Reel Life October 2022

  • Southland
  • 20/10/2022

Reel Life October 2022

There’s no doubt about it, soft baits have certainly revolutionised spin fishing for trout.

If you are yet to give soft baiting a try, I suggest you give it a go this season because soft baits are affordable, realistic, and highly effective.

To consistently catch fish using soft baits there are a few things to think about.

Firstly, your soft bait needs to be rigged appropriately.

The soft bait should be flush with the shank of the hook, and you shouldn’t use a snap swivel – just tie your line directly to your jig head.

Above Right: A correctly rigged soft bait (top) alongside some incorrectly rigged soft baits.

Then, you need to consider using the correct jig head weight.

In most Southland situations, a 1/16th through to a 1/8th of an ounce jig head will get you by in most situations.

On a recent fishing trip to the lower Oreti River, I was reminded of the importance of choosing the correct jig head weight.

I was using a 1/8th of an oz jig head so I could cast that bit further.

However, the problem was the trout would chase my soft bait but would not commit to biting.

Lower Oreti light soft bait 3

Dropping down a jig head size can help bring on the bites.

I changed to a 1/16th of an oz jig head which gave my soft bait a more delicate presentation and drift, and the bites started coming thick and fast.

Soft bait colour is another consideration, though, in my opinion, not overly important.

I have caught fish on bright fluoro soft baits and drab, natural-coloured soft baits.

As a general rule, I like to use bright colours in water that is discoloured due to rain or tannins and more natural colours in clear water conditions.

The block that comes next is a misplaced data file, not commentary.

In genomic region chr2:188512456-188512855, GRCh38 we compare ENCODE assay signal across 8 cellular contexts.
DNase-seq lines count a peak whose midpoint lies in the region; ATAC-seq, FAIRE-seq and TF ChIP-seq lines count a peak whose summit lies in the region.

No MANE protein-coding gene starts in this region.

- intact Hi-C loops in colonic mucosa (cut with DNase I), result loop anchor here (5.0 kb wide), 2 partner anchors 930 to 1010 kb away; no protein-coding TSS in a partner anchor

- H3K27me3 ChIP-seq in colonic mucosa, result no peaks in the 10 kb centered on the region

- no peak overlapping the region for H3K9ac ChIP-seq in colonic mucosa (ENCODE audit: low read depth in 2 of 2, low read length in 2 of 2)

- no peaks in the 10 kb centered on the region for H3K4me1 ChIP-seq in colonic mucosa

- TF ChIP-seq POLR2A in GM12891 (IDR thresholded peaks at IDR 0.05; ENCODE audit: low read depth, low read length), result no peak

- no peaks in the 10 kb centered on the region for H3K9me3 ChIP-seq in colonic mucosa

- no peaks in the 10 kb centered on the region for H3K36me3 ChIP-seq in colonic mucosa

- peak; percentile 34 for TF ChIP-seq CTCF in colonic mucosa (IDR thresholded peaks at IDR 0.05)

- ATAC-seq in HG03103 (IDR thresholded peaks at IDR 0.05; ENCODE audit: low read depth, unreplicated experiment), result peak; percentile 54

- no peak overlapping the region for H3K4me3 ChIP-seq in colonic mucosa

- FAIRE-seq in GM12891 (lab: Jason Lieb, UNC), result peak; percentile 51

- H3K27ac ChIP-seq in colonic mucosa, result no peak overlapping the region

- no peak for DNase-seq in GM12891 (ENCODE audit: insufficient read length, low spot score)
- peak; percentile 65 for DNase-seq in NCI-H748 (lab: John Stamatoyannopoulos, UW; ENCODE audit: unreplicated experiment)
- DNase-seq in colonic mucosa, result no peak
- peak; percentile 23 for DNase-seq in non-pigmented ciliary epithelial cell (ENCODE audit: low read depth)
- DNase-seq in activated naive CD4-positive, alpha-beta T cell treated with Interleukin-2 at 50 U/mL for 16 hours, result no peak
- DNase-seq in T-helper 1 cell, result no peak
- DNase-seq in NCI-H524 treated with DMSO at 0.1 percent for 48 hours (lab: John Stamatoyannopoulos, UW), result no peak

Far more important than soft bait colour is fishing the soft bait appropriately.

Unlike hard lures, where your cast the lure out and simply wind it back in to impart action to the lure, with soft baits, you help impart the action to the lure by twitching your rod tip.

Try casting upstream, letting your soft bait sink, and then swinging (drifting) the soft bait across the current whilst you twitch your rod tip.

Finally, many anglers like to use braid to fish soft baits because it enables greater casting distance and bite detection.

If you do elect to use braid, you will need to attach a monofilament trace (approx. 1-1.5m in length).

If you don’t want to use braid, use six pound (2.7kg) monofilament line for best results.

For more information on soft baiting in Southland, see this video:


20220921 181545

A pre-spawn perch caught alongside a weed bed on the lower Oreti River.

Now is a great time to target perch.

During the spring, pre-spawn perch will congregate around weed beds in the deep, slower-moving sections of our lower rivers, and this can make them easier to find and target.

In my experience, the larger female fish will arrive on the spawning grounds first, followed by the smaller male fish.

During the peak spawning periods, several perch can arrive and spawn on a patch of weed, and during this time, they are aggressive and will readily take a soft bait.

Try using a brightly coloured soft bait with a 1/8th of an oz jig head.

Cast out your soft bait, let it sink to the bottom and then bounce and retrieve the soft bait alongside the edge of a weed bed.

Top spots to try for a perch:

The lower Oreti, Mataura and Makarewa rivers, as well as the Waiau Arm of Lake Manapouri.


This season will be the third season that fishing on the Clinton and Worsley is managed using a ballot.

Anglers can enter the ballot to fish these rivers for a two or three-day period.

Over the last two seasons, we have received some great feedback from anglers who have won ballots.

Anglers have appreciated the great fishing, and fantastic scenery and knowing that their fishing in these remote rivers was not going to be disturbed by other angling parties.

If you want to enter the ballot to fish the Clinton and Worsley or want more information, check out this link:

Tight Lines

Cohen Stewart, Southland Fish & Game.

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